Elliott Smith’s girlfriend Jennifer Chiba has lost a California appellate court case where she claimed she was entitled to a portion of Smith’s estate “because they had lived together, shared equally their earnings and property and held themselves out to the public as husband and wife. Smith, she claimed, promised to support Chiba for the rest of her life.”
She also claimed she acted as Smith’s manager and agent, including booking gigs for him, and was entitled to 15% of all proceeds he earned. She sought more than $1 million.
Chiba was there when Smith allegedly killed himself, and admitted to police that she pulled the knife out of his chest. Chiba has maintained that she didn’t kill him: “It’s absolutely not my fault. I know that, and people close to Elliott know that.” Smith’s family, however, was not so sure…
For weeks, Jake and I have been IMing about the respective issues and trials surrounding both Pete Doherty and Amy Winehouse. Now, I don’t mind that they get loaded and cause trouble. In fact, I like it. Rock and roll needs some troublemakers. Complaining about Pete Doherty’s drug arrests and Amy Winehouse’s tabloid travails seems to me to be anti-rock and roll. But I don’t want them to die. I love their music and want more and more of it. They also seem like cool people. I’m not sure I’d let them babysit my son, but I’d sure as fuck love to go to a dirty rock club with them and argue about the Kinks.
They seemed to us to be those two jacked up friends you’re always talking about. The friends you know shouldn’t get together, but if they ever did they’d have a hell of a good time and probably a few arrests under their arms before it was all said and done. I mean, imagine if Pete and Amy got together?
Imagine no more. The NME reports that Winehouse has in fact recorded a track with Doherty’s own Babyshambles. Guitarist Mik Whitnall explained, “It’s a ska type track. Amy’s playing guitar on it and singing as well,” he said. “I’m assuming that the pair have been jamming in Wiltshire where Amy’s been staying with him along with his new fiancé from what I could gather.”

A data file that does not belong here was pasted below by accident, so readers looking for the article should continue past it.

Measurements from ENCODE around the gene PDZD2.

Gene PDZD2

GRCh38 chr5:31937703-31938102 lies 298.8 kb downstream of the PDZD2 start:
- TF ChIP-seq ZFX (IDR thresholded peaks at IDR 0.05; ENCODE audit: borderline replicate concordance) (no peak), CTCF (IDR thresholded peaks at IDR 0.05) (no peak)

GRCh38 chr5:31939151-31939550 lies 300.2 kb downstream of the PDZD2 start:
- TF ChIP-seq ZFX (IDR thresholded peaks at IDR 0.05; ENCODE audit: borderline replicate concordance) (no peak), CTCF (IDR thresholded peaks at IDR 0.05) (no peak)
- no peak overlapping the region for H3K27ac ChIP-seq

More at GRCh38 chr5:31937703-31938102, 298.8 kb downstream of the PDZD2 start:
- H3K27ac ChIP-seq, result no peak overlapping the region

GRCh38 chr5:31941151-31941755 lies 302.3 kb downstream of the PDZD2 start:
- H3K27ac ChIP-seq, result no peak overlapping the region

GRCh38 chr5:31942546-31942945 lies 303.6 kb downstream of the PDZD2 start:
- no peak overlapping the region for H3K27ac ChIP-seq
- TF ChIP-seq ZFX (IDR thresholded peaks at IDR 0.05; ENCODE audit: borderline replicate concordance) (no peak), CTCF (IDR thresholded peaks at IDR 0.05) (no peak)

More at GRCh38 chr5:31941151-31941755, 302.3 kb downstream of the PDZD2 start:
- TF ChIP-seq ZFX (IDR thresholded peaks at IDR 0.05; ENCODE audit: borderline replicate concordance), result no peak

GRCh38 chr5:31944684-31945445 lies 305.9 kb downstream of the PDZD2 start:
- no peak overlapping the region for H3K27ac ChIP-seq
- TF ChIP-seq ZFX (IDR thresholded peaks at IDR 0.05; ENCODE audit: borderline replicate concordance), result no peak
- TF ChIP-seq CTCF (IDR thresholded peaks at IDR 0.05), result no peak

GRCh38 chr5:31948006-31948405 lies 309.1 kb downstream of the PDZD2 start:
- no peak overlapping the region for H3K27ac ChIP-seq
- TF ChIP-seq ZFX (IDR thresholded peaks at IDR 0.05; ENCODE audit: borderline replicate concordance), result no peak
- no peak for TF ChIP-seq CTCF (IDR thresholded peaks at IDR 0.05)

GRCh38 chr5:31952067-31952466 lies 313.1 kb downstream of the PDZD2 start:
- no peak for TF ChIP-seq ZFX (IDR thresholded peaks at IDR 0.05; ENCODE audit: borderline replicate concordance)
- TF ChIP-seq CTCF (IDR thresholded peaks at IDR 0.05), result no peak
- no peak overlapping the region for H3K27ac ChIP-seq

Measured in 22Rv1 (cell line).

And proving that rock and roll is still a bit of a boys club, Whitnall added this bit about Winehouse’s guitar playing, “She thinks she’s shit but she’s not. I’ve never met a girl who plays like that, let alone a man.” Gee, thanks.
How much would you pay to hear the new Radiohead album before it is “released”? Because, no, really, Radiohead wants you to set your own price. On October 10, you’ll be able to download In Rainbows from the band’s website for a cost of your choosing. So “x” out of Soulseek and give the band at least a penny; even if you don’t love ’em, isn’t one cent worth seeing an archaic business model crumble?
The album, self-released, will drop in tangible forms “before or on December 3.” You can pre-order a “discbox” which includes the CD and LP versions; a bonus CD of new songs, digital photos and artwork; and will come encased in a hard book. They’re not playin’ around. Pre-orders also include access to the digital download, so you’ll already know all the words by the time you’re pouring over images of crazy bears. The most vanilla of you could just wait until the regular CD comes out sometime early ’08.
There’s just so much to appreciate here. By releasing the album only through their website, they control it in all aspects. Instead of announcing a release date months down the road, only to have the album leak anyway, the band will get at least some cash out of the ‘net hounds. And the notoriously loyal Radiohead fanbase will still pre-order the loaded deluxe package. Meanwhile, fans who weren’t expecting a new album until at least next year only have to wait nine more days.
After three weeks of deadlock, the jury was released from duty today after the judge declared a mistrial for Phil Spector. The jury deliberated for 12 days, taking six ballots, but was unable to reach a unanimous verdict.
Spector was accused of killing Lana Clarkson, a B-movie actress who had fallen on harder times and was hostessing at the House of Blues, on February 3, 2003.
Anyone who knows anything about the history of rock and roll knows Spector is no stranger to guns. In fact, four women testified of their own gun toting encounters with with Wall of Sound inventor.